We know that small changes have big impact when added up over time. Jennifer Lewey

At baseline, the mean daily step count was 6,175 in the game group and 6,042 in controls. Both groups showed pronounced increases in steps at first, and though this dissipated, the intervention group consistently was more active than the controls.

By 12 weeks, with adjustment for baseline steps and the calendar month, the women who participated in the game took 647 more steps per day, on average, than those given the fitness tracker/feedback alone (P = 0.009). The game group also tended to achieve their step goals more regularly than did the controls (on 47% vs 38% of days; P = 0.003).

Yet around one-third of the women (37.5% of controls and 31.7% of game participants) went for more than 6 days without synching their trackers by the end of the study. Those in the control arm were more likely to do so earlier. The women who stopped synching were more likely to be younger, Black, have a lower household income (below $50,000), and unmarried.

Eight in 10 women completed the full 12 weeks. Among them, 94.2% said they’d recommended it to others. Within the game group, 29.4% of those who finished the study asked to connect with teammates for additional encouragement and motivation.

Elements of Success

Several aspects of the game likely contributed to its success, said Lewey. One strategy it employed was “loss aversion,” she noted. “As part of the game people started with a set number of 70 points and if they didn’t meet their goal, they lost points. We know that people respond to losses more strongly than they respond to gains.” Additionally, teams as a whole could lose points if some of their members didn’t reach their goals, Lewey noted. “They didn’t want to let their teammates down.”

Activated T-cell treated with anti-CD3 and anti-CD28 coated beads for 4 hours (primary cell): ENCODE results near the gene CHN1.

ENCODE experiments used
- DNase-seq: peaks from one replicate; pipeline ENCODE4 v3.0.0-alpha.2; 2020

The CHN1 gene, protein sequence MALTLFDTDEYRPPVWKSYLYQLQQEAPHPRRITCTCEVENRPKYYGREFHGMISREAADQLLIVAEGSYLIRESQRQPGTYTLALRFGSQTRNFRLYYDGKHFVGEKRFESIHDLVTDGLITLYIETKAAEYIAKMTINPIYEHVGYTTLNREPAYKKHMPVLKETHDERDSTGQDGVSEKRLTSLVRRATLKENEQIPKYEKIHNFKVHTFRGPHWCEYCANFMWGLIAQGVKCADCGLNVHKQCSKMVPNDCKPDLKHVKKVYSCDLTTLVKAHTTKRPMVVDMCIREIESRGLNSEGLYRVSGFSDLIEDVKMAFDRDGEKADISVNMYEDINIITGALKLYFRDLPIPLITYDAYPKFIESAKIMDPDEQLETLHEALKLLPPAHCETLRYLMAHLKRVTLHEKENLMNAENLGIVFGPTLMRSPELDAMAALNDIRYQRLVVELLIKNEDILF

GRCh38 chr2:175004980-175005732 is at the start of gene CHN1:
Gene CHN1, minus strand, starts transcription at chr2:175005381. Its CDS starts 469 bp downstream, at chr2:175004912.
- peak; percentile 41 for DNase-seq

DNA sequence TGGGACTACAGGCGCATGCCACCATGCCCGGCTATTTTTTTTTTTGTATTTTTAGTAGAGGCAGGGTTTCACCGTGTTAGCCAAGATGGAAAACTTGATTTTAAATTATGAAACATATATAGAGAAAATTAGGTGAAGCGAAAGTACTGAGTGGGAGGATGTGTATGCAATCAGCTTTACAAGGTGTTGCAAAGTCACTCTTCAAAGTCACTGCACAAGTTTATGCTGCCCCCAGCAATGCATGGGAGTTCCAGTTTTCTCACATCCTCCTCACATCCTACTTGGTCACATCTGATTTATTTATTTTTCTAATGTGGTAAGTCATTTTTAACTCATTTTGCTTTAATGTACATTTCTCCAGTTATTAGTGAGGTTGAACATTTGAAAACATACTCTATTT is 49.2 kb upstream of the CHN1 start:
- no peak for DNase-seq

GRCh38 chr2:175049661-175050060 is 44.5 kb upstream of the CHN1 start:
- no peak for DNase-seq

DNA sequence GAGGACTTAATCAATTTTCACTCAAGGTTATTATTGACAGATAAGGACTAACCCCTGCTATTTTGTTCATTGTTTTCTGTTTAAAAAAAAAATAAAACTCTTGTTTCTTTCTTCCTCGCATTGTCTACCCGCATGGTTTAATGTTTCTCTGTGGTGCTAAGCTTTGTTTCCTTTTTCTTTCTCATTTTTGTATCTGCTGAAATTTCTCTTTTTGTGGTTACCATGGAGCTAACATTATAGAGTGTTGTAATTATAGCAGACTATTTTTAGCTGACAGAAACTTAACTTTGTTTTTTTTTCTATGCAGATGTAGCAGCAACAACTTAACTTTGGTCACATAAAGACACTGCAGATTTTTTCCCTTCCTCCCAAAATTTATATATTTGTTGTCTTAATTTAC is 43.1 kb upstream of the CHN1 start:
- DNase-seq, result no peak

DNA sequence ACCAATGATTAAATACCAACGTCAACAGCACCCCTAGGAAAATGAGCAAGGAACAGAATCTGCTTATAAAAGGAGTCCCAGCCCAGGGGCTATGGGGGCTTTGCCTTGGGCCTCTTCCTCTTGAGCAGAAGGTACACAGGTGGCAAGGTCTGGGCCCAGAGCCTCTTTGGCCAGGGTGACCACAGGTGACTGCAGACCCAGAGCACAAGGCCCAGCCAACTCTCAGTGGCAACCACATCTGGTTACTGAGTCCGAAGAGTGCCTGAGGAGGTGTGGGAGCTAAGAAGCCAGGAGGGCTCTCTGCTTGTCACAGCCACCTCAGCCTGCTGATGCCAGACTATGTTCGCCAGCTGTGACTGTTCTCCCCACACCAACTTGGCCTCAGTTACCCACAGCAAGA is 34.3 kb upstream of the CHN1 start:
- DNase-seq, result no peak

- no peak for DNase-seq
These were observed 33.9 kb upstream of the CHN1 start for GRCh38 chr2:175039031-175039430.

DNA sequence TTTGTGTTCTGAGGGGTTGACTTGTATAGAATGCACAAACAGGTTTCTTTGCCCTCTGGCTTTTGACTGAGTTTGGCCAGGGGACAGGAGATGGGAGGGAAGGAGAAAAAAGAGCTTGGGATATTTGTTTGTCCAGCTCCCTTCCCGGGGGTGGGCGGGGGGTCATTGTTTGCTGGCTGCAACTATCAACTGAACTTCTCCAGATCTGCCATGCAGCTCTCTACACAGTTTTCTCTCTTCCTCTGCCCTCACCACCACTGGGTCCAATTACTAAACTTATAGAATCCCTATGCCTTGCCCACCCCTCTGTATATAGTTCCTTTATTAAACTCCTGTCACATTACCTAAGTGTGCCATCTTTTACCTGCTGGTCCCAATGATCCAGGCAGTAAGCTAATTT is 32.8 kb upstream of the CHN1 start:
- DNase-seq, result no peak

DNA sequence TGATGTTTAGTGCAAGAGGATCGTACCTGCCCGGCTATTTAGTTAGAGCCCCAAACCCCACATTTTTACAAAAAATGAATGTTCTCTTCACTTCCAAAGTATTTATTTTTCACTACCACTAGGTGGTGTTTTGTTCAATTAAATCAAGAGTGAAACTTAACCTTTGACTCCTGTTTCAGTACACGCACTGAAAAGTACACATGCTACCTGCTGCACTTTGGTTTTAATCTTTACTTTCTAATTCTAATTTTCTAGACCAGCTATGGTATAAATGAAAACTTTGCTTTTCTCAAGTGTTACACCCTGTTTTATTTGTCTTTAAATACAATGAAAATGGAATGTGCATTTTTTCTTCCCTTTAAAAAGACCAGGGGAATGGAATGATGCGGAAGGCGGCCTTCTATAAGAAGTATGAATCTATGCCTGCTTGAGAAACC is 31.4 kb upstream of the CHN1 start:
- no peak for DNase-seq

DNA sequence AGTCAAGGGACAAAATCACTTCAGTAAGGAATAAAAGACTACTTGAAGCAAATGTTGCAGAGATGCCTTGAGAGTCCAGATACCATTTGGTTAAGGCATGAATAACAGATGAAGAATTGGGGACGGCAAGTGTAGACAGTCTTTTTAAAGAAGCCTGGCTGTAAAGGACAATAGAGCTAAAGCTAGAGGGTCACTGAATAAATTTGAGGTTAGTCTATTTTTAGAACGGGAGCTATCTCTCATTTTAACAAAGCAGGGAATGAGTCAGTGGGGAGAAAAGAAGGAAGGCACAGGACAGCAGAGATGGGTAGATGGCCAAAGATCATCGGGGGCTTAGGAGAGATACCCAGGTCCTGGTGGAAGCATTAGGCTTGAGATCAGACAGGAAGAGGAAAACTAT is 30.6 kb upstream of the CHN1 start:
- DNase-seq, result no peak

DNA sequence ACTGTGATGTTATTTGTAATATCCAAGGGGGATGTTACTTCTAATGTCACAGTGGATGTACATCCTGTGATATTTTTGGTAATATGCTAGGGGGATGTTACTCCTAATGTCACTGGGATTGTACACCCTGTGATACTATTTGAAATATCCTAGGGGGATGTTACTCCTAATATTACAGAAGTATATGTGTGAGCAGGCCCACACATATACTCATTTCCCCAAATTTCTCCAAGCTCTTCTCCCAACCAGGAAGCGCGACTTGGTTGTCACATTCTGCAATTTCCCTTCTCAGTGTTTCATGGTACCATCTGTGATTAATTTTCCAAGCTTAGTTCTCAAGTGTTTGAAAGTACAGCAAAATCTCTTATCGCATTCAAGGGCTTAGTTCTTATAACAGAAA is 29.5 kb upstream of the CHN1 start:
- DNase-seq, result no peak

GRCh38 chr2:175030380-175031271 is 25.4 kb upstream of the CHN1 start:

Notably, almost one in four study participants reported postpartum depression at baseline. Taking part in a game may ease feelings of isolation, she said. “For future studies if we can figure out how to facilitate that social engagement, it has the potential to not only improve physical activity but other important health measures like mental health and feeling connected to other people.”

By virtue of being remote, the intervention could be applied in different healthcare settings, said Lewey. The main cost barrier is the expense of providing wearable devices. But it may be possible to track steps using women’s own smartphones, making the intervention even more affordable.

Lewey said the positive changes they found in their study give her hope. She looks forward to testing how best to attain this momentum beyond a 12-week intervention.

“We need to understand what behavioral strategies are needed to maintain engagement, because as you can imagine in the first postpartum year there’s a lot going on at home and at work, and so demands change,” Lewey pointed out. “How can we keep this novel and interesting to people moving forward?”

  • This work was funded by grants from the National Institutes of Health, the Institute for Translational Medicine and Therapeutics, and the National Center for Advancing Translational Science.
  • Lewey reports receiving a grant from the National Institutes of Health during the conduct of the study.